‘Sister Wives’ Fans Slam Meri Brown’s Job, Calling It a ‘Pyramid Scheme’

Meri Brown from Sister Wives has been living her best life lately. The first wife of Kody Brown has been flaunting her freedom from her polygamist family, sharing updates on social media about her trips abroad and posting about her B&B business and her work selling LuLaRoe clothing. 

While many fans have been happy to see Brown embrace her independence, not everyone is thrilled with her choice of a career. On a recent Instagram post, some called her job a “pyramid scheme” and said that she worked with a disreputable company that takes advantage of people trying to earn a living. 

Meri Brown sells LuLaRoe clothing

In addition to the bed and breakfast she owns in Utah, Brown also sells LuLaRoe clothing. And she’s become quite successful at hawking the company’s brightly patterned leggings and dresses. Earlier this year, she even went on a Caribbean cruise that was an exclusive reward for LuLaRoe’s top consultants. While we don’t know exactly how much money her business brings in, she could be bringing in six figures per year, based on information shared by other consultants. 

Brown clearly loves her work and the opportunities it gives her. “They say if you do what you love, you’ll never work a day in your life,” she recently shared on Instagram. 

“Never in a million years did I think I would have a ‘job’ where I’d be traveling all over the place, catching flights, hanging out with friends, meeting new people and creating lifelong friendships literally all across the country. Sitting on yet another plane today, I feel blessed,” she added, adding tags like #LuLaRoeRetailer and #LuLaRoeForLife to the post. 

Critics have slammed LuLaRoe’s business practices

sister wives
Janelle Brown, Meri Brown, Kody Brown and Christine Brown | Ethan Miller/Getty Images for AEG Live

While Brown has nothing but positive things to say about her experience with LuLaRoe, a few of her fans had some questions about her involvement in the company. Specifically, they wondered if it was a pyramid scheme. 

“Isn’t Lularoe a pyramid scam?” asked one of her followers. Multiple people responded, “yes,” with several pointing to a damning article in Bloomberg and a Vice documentary to support their assertion.

A pyramid scheme is a scam that “promise[s] consumers or investors large profits based primarily on recruiting others to join their program, not based on profits from any real investment or real sale of goods to the public,” according to the Federal Trade Commission.

On Brown’s Instagram, one critic pointed out that LuLaRoe consultants “have to bring people under them, classic pyramid scheme structure.”

“They don’t make much money at all from selling the actual clothes. They make money from recruits. They convince vulnerable women to spend thousands of dollars to ‘start a business’ and they have to keep purchasing every month to maintain the status to earn bonuses,” another wrote. 

Is LuLaRoe really a pyramid scheme?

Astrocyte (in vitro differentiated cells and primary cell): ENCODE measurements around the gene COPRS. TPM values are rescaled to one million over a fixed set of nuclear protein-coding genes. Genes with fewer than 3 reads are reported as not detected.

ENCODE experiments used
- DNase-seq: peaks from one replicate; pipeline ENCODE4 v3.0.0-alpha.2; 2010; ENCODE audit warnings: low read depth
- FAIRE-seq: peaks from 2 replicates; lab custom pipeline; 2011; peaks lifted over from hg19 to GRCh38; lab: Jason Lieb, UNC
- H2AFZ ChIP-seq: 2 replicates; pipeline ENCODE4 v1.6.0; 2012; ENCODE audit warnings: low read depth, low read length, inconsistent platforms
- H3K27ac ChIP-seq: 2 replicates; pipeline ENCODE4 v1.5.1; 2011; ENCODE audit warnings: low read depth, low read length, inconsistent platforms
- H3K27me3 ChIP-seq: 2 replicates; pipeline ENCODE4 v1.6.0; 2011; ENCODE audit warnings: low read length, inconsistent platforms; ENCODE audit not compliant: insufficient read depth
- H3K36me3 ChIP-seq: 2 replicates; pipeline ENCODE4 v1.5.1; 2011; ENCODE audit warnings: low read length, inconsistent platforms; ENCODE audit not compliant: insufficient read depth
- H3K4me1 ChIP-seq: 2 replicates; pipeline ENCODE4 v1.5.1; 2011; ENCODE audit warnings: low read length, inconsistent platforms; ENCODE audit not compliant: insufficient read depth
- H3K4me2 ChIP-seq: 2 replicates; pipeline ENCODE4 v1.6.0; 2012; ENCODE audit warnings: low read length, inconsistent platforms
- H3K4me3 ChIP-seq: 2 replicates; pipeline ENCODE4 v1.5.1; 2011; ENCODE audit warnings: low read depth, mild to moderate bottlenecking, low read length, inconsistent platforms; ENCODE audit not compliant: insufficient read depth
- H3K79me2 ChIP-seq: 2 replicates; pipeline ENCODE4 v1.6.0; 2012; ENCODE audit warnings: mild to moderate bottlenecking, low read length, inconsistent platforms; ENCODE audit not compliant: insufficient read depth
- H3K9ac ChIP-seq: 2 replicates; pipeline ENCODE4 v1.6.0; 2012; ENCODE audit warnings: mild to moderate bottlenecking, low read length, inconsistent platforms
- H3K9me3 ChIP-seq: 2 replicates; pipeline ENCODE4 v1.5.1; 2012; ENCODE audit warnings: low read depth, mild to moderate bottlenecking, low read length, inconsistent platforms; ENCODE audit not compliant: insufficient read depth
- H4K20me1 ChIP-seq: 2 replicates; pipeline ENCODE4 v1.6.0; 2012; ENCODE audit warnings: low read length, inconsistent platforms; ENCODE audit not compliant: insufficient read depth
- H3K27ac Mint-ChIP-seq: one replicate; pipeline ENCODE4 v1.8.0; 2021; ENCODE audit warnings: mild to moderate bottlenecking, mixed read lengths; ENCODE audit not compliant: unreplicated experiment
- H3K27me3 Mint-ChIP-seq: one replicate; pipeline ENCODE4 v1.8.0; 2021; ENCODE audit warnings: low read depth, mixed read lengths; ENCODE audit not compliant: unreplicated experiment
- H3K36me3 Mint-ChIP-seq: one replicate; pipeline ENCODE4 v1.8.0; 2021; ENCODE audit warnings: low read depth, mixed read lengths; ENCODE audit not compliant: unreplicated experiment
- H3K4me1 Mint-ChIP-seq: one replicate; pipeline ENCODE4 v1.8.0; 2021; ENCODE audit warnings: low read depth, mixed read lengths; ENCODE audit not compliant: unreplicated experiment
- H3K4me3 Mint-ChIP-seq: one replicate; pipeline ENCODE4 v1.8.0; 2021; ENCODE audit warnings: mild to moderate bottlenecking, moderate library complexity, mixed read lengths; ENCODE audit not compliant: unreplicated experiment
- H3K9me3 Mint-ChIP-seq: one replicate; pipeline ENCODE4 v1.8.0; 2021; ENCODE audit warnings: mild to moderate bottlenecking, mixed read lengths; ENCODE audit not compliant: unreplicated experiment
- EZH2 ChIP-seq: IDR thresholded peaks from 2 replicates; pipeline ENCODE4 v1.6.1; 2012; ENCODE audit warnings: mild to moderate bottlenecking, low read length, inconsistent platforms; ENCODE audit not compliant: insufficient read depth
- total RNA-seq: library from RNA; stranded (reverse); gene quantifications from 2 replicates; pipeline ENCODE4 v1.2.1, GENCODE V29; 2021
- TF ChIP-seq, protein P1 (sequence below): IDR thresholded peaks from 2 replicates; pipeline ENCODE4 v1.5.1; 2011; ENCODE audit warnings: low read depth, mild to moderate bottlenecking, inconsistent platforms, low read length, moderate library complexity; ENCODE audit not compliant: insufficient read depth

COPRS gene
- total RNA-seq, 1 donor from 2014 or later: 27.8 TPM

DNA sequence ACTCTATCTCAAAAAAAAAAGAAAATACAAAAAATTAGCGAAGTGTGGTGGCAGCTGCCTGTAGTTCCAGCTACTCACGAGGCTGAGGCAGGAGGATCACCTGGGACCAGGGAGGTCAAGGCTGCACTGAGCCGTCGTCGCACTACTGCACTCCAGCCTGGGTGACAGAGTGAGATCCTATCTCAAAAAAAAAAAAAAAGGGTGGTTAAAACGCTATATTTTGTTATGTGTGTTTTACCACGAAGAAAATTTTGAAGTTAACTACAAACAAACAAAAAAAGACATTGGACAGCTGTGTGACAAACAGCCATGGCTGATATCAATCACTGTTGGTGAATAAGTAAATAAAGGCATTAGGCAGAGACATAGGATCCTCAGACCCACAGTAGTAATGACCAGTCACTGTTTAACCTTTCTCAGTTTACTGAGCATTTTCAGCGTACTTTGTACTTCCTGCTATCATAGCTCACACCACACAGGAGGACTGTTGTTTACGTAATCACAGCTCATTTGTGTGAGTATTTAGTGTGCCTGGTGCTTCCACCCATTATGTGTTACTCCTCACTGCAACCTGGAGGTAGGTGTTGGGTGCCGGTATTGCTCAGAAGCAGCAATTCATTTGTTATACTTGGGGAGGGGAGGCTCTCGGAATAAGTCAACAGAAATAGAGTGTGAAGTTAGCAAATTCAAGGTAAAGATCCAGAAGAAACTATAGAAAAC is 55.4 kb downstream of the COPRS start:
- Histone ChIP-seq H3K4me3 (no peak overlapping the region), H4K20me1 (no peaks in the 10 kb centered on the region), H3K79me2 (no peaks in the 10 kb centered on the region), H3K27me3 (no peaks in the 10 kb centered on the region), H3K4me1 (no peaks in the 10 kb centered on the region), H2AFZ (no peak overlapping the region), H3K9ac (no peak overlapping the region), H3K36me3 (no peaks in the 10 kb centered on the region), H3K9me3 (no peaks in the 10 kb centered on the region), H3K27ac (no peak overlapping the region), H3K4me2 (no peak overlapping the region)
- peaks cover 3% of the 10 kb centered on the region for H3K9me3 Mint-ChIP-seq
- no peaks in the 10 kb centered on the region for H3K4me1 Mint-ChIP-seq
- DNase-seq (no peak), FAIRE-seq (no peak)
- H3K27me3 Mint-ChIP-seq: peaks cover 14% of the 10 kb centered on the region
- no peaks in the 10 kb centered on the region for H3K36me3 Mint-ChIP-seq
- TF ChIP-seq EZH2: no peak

Critics are correct that LuLaRoe, which is a multi-level marketing company, has a pyramid-shaped structure. Consultants earn money both by selling clothing themselves and from their downline — the people who they recruit, as well as their recruits’ recruits. The bigger a person’s downline, the more money they stand to earn. 

However, LuLaRoe also sells a real product that some consumers want to buy. That seems to distinguish it from pyramid schemes where investors at the top only make money when new people join the pyramid. Such a scam will inevitably collapse when new people stop joining the venture. 

Yet just because LuLaRoe provides a legitimate product for sale doesn’t mean it couldn’t be a pyramid scheme, say critics. According to the Washington State Attorney General, who has sued the company, the company’s real business is attracting new recruits, not selling clothing. Top consultants could make money just from their downline’s inventory purchases (rather than actual sales to customers), which gave them an incentive to push their recruits to buy more clothing, even if they couldn’t sell it. (Bonuses are now based on sales to consumers.) 

High onboarding costs, minimum required inventory purchases, difficulty returning unsold inventory, and overblown promises of potential earnings also make LuLaRoe a scam, according to the lawsuit.

LuLaRoe works for Meri Brown, but not for everyone 

Brown appears to be making her LuLaRoe business work. As several people on Instagram argued, her fame gives her an advantage that most sellers don’t have. “Her popularity and notoriety assist with sales,” one wrote.

But others are not so fortunate. Some people have joined the company in hopes of starting a successful home-based business, only to have their dreams dashed. 

“Unfortunately that company screwed over so many of my friends and they lost so much because of the lies that they could return unsold product they were talked into buying in the first place,” wrote one person on Brown’s Instagram. 

“I really, really wish that I’d never heard of LuLaRoe,” a former consultant told Buzzfeed. “I’ve lost over a year of time with my wife while I was slinging clothes. I’ll never get that back.”